Saturday Pattern Sharing 4/16/11

Five years ago when pregnant with Big Girl, we never found out what we were having prior to delivery; the same was true with Baby Girl as well.  All of our nursery stuff from before was done in blue, green and yellow and was very gender neutral.  I had kept almost everything from the first baby to use with other children.  With having so much on hand I didn’t want to make a bunch of stuff that wouldn’t be used often.  I figured it would be better for me to wait and I could make stuff for the baby as he/she grew up.

There was only one baby-related sewing project that I completed before Baby Girl made her appearance.   A Heirloom Cut Chenille Baby Blanket, using the tutorial from Aesthetic Nest.

Here’s my version:

All in all, it was a fairly easy blanket to make.  I took longer than the 4 hours Anneliese said it took her to sew all the diagonal seams but I will admit that I don’t sew very quickly sometimes.  Especially when pregnant and needing to get up for frequent breaks.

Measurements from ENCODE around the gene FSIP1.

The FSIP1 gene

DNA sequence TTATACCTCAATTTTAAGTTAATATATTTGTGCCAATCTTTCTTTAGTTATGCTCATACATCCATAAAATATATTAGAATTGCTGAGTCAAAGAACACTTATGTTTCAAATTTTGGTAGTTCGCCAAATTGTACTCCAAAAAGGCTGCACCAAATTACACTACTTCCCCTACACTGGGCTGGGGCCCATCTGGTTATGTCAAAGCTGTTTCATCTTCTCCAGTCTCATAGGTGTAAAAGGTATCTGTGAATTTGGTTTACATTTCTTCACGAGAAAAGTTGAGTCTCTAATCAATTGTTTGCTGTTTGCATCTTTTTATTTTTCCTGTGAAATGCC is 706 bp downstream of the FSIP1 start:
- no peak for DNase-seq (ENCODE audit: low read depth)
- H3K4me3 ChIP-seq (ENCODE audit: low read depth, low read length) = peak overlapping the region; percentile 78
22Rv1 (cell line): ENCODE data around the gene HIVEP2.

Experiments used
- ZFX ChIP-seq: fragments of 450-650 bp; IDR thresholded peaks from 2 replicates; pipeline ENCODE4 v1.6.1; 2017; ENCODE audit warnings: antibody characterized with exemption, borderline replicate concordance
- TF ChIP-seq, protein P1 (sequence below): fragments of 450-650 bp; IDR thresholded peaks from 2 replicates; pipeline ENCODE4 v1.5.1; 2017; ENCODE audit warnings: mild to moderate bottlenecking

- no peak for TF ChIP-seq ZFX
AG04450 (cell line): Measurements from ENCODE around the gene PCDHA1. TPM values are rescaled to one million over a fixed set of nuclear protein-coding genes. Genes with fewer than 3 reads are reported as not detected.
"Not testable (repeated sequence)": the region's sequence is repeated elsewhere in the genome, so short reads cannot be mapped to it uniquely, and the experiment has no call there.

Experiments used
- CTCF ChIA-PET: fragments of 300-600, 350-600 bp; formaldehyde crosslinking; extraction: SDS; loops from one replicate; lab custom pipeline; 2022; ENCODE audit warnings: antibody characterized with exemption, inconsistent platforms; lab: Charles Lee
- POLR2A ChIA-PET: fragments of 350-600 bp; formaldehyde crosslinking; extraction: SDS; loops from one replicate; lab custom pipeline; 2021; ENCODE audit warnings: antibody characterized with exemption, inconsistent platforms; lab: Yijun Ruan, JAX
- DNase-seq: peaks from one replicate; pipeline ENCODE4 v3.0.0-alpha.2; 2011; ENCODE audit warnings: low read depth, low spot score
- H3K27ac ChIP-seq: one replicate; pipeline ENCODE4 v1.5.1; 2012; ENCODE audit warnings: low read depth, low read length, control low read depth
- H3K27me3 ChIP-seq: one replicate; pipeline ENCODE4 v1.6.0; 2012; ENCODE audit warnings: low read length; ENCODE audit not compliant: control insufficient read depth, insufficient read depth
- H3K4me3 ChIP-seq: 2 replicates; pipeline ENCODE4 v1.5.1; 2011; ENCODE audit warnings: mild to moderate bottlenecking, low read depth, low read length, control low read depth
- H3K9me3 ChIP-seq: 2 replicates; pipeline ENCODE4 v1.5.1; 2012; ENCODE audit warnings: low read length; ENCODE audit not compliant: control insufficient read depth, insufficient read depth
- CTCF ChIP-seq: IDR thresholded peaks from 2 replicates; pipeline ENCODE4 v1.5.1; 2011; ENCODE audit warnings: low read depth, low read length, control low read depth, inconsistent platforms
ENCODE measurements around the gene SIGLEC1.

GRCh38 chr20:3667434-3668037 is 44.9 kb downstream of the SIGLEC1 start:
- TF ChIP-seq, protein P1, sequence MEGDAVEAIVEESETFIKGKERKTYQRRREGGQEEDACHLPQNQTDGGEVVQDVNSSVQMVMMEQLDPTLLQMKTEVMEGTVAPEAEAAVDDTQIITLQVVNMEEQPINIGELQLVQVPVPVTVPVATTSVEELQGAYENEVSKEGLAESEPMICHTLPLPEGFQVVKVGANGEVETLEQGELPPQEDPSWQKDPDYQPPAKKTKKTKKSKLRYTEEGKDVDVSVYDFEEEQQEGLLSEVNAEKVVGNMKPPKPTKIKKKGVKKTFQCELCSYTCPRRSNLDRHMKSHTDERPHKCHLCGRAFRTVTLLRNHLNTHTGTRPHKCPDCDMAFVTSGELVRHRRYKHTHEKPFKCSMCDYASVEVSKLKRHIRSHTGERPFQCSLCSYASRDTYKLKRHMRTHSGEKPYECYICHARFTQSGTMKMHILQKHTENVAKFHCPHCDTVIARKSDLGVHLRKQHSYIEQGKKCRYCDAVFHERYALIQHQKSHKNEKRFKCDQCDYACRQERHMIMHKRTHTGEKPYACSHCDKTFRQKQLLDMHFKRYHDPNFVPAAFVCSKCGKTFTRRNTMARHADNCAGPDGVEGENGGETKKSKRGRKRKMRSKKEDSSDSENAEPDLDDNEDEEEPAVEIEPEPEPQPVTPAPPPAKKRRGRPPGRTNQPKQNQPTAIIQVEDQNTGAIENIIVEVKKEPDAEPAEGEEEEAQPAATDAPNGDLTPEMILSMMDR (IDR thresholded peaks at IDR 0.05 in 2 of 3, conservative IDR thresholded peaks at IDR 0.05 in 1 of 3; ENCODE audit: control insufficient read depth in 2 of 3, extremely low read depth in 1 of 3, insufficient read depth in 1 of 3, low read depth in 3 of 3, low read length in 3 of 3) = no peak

Two tips though — spend the money on an Olfa Chenille Cutter if you can (it makes the project SO much simpler) and make sure to sew on a diagonal.  Or if you want to sew vertically or horizontally, make sure to turn the flannel so it’s on the bias or you’ll end up with shreds of fabric after washing.  A friend of mine learned this the hard way.

Happy Sewing!

Fabric Reference Cards

I was flipping through my latest copy of  Sew News the other day when I came across an ad that caught my eye.  It was for a handy set of reference cards to help you estimate how much fabric  to buy for patterns.  What a great idea!

 

 

  • Each plastic card is the size and thickness of a credit card. The set of 6 cards is held together with a spiral ring. There is a title card, and then separate cards for dresses, skirts, pants, jackets and tops.
  • The main table on the front of each card lists minimum, average and maximum fabric requirements, broken down by clothes size and fabric width. The minimum is the smallest amount of fabric that was called for by any of the hundreds of patterns that were used to build this table. The maximum is the largest amount of fabric that was called for by any of those patterns. And the average is the average amount of fabric. Aside from the choice between minimum, average and maximum, you use this table pretty much like the table on the back of any pattern envelope.